After yesterday’s rainy start to the day, today was perfect; no clouds for the most part and nice light, early and late in the day.
I was at the track around 7.50am and quickly found Sebastian Vettel (I waited until he stepped into the light before pressing the shutter), Chase Carey, Lewis Hamilton (he didn’t need that thick black jacket – it wasn’t that cold) and numerous others.
Just outside the Paddock gate was an artist who was producing an image of Fernando Alonso out of Rubik’s cubes. I saw him start but missed the finished piece, I can imagine it would have been spectacular from a distance. What a talent.And then it was time for some F1 race car photography. One of the things one has to be mindful of when photographing F1, is the signage. Most times the signage is to be avoided which means picking the right place from which to photograph, positioning the car/s in shot so the signage isn’t visible or cropping it out later if unavoidable.
Of course, having for so many years, worked out sneaky ways to get the Messages On Hold logo into shot, now I’m looking for ways to keep logos out. The shot below is a good example. Here I put it too far up in the frame hence the signage could not be cropped. Next time I’ll place the car a little further around that top corner and lower in the frame.I took the above shot and the ones below, at the chicane towards the end of the lap, where I spent the first half of the morning session.I then moved to the roof of the control tower along with a dozen or so other photographers (mainly from Europe) and shot from the fourth floor for a range of shots.
After lunch I headed to the pits for the first half of free practice 2 where I walked up and back numerous times looking for something to photograph, something out of the ordinary, like the back of this Force India which had been doused in the wet green paint the teams use to check wind flow over the vehicle.
Initially when I looked at the shot in the back of the camera I thought I had my white balance completely wrong but when I got closer to the car (and I can get close enough to touch it) the paint was obvious.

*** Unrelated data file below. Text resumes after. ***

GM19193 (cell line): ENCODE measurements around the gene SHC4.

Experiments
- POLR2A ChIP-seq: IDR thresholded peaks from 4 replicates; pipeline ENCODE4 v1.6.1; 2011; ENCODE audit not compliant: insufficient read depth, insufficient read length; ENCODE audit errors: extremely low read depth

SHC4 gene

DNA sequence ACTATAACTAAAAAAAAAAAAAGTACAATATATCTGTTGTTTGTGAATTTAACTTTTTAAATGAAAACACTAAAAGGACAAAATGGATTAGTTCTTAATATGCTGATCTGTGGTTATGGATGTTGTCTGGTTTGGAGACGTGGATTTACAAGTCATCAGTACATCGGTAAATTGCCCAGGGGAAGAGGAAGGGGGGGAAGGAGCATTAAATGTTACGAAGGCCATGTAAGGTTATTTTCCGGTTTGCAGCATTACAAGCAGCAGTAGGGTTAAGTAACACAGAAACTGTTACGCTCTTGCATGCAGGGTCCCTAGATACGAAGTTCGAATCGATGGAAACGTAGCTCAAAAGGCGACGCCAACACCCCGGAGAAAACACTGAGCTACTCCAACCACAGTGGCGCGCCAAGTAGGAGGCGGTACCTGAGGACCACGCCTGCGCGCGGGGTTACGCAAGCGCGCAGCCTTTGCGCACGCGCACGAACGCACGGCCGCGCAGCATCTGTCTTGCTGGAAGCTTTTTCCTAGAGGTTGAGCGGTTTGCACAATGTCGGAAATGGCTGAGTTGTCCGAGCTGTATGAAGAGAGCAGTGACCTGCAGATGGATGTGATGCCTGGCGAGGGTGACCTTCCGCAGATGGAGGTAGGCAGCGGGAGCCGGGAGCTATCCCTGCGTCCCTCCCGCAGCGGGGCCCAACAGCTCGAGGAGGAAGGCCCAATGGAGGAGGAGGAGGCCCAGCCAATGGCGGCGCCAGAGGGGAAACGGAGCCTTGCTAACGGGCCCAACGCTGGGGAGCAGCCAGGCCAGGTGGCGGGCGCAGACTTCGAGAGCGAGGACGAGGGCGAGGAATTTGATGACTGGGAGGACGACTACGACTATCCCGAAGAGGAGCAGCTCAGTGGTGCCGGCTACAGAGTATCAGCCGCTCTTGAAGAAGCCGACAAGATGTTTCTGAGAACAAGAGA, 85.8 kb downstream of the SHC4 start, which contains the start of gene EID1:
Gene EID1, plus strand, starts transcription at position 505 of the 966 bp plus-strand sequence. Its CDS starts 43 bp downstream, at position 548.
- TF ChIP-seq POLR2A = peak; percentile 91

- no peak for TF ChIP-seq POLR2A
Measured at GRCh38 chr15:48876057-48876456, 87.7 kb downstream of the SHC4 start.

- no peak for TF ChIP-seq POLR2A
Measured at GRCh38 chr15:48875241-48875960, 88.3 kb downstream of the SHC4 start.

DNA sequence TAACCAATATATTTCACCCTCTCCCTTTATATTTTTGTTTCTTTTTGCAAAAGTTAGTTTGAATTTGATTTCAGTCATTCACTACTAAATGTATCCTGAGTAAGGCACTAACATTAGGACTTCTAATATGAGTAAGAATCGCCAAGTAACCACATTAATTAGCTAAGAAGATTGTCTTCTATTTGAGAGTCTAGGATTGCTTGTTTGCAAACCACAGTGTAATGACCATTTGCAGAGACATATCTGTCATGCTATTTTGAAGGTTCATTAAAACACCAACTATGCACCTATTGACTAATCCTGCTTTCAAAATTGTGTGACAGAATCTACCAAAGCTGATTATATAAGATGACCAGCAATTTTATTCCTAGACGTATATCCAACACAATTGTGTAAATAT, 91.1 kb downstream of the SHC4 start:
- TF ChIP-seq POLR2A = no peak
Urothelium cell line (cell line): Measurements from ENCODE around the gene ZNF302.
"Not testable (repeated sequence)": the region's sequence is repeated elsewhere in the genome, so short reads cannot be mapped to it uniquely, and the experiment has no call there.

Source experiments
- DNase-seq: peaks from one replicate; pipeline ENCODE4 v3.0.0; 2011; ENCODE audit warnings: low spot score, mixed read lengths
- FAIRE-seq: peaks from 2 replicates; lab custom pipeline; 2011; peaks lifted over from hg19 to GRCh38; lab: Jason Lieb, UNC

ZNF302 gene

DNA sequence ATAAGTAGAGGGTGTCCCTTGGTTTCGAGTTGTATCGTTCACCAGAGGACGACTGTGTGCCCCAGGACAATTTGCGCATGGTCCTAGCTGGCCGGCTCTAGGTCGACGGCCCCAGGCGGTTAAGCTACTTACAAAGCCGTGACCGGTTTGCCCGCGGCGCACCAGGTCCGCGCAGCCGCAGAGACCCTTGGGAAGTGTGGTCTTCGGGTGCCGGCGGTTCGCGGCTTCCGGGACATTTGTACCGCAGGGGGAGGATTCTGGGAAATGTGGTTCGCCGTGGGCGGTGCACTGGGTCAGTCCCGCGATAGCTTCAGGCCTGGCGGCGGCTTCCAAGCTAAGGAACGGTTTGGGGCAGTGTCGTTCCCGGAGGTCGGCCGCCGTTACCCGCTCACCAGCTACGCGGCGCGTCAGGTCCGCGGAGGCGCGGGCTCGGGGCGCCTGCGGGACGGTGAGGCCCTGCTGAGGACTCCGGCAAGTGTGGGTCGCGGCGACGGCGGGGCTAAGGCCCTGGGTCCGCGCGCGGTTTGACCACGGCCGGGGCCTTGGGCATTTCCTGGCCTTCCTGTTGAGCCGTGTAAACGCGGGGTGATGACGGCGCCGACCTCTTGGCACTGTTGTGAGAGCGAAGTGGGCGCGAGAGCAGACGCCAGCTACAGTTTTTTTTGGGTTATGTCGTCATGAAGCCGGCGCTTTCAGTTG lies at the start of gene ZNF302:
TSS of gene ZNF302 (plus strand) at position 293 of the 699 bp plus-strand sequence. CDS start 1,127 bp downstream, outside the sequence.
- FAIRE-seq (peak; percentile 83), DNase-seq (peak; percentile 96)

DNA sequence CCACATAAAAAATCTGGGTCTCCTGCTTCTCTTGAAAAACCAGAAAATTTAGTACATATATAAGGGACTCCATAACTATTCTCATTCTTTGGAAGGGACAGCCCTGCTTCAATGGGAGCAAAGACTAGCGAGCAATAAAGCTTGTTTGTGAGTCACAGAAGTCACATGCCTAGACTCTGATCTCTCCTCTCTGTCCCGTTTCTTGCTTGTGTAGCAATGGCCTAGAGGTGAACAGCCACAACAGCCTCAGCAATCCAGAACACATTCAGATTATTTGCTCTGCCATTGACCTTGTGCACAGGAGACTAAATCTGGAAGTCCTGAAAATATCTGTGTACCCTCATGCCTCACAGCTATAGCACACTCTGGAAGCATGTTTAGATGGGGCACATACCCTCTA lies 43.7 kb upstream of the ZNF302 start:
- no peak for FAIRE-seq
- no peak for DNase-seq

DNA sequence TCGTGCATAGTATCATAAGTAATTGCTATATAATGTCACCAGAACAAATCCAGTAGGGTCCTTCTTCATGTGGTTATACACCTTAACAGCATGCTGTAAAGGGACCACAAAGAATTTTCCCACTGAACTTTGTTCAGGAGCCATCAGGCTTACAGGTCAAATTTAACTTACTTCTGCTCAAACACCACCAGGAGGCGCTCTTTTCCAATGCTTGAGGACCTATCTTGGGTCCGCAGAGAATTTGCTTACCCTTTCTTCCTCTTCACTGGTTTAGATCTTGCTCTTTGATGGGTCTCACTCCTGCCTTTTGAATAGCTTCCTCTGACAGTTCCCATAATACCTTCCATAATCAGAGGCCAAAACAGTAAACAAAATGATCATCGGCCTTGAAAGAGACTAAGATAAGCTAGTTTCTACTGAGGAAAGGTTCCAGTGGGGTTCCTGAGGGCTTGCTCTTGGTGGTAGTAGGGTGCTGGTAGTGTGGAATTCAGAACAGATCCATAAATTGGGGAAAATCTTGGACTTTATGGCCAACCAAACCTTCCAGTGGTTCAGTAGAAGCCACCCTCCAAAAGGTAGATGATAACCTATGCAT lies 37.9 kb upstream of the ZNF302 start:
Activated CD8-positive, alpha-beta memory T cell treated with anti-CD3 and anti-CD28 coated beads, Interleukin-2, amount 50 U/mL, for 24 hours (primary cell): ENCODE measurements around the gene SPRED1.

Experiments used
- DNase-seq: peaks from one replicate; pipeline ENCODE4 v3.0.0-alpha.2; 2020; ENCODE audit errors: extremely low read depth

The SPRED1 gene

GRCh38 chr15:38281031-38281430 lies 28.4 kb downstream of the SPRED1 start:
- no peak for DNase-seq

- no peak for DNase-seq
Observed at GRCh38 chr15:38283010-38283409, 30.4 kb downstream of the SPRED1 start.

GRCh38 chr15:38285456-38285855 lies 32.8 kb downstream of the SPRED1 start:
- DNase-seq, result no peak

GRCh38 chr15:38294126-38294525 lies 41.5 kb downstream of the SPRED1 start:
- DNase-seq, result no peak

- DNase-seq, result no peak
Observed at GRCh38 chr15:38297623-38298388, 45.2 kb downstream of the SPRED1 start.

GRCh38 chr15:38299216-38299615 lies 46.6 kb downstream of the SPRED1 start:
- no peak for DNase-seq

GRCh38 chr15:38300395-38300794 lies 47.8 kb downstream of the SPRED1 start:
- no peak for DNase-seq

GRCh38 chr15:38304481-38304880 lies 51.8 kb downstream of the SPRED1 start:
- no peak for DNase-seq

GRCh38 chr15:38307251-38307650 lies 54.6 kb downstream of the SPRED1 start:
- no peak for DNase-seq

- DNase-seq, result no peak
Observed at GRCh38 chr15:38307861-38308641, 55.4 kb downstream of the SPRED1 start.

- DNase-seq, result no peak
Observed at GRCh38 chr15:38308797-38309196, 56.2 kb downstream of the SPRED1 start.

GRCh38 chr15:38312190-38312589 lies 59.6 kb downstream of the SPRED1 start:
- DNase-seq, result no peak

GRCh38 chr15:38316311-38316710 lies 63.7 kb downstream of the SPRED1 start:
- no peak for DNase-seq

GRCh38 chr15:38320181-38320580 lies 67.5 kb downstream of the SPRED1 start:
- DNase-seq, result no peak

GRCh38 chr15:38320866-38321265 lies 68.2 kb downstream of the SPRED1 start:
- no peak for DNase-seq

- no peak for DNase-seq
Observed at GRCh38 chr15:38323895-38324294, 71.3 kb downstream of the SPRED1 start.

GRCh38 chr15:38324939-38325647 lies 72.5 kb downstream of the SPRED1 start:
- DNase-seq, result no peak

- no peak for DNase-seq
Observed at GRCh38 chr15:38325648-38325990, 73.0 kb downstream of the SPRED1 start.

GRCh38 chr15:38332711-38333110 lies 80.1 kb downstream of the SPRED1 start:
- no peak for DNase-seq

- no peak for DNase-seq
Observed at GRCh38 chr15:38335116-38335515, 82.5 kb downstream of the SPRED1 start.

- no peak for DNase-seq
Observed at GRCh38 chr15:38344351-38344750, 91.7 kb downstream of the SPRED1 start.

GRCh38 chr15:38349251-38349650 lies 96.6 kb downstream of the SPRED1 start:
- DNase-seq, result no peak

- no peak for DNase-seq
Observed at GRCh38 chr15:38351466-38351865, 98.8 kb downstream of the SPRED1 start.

I’ll shoot around a thousand images over a 90 minute session and while I send a few back to Suttons from the camera (these are also automatically posted on my page), the remainder are downloaded onto my laptop in the media centre where I go through the lot to weed out the good ones. I then do some minor tweaking in Lightroom before uploading them.
In the late afternoon, the drivers joined a couple of hundred volunteers for a very large photo shoot on the grid. Drivers took up their positions in the front of the crowd and were surrounded quickly by enthusiastic volunteers. Unfortunately the late afternoon sun meant a third of the throng was in dark shadow which is tough photographically so I shot tighter to avoided the contrasting light. Around 7.30pm the sun was getting low in the sky so I took a wander around the track to see if I could find a shot in the golden hour of light. There were a number of runners and riders enjoying the track, primarily team personnel, volunteers and workers. I was delighted to find painters working on the Emerites Airlines signage and shot them with the sun and into it over some 20 minutes.
After getting back to the media centre I headed off to a media function in the paddock hosted by Rolex. It was a nice end to a hectic day, with qualifying day set to be just as busy. Will it be the Mercedes or the Ferrari on pole position? We will know late tomorrow afternoon. Oh, and have a listen to this interview I did recently on The Formula 1 Blog, you’ll get an even greater insight into what it’s like to be a part of this most amazing sport.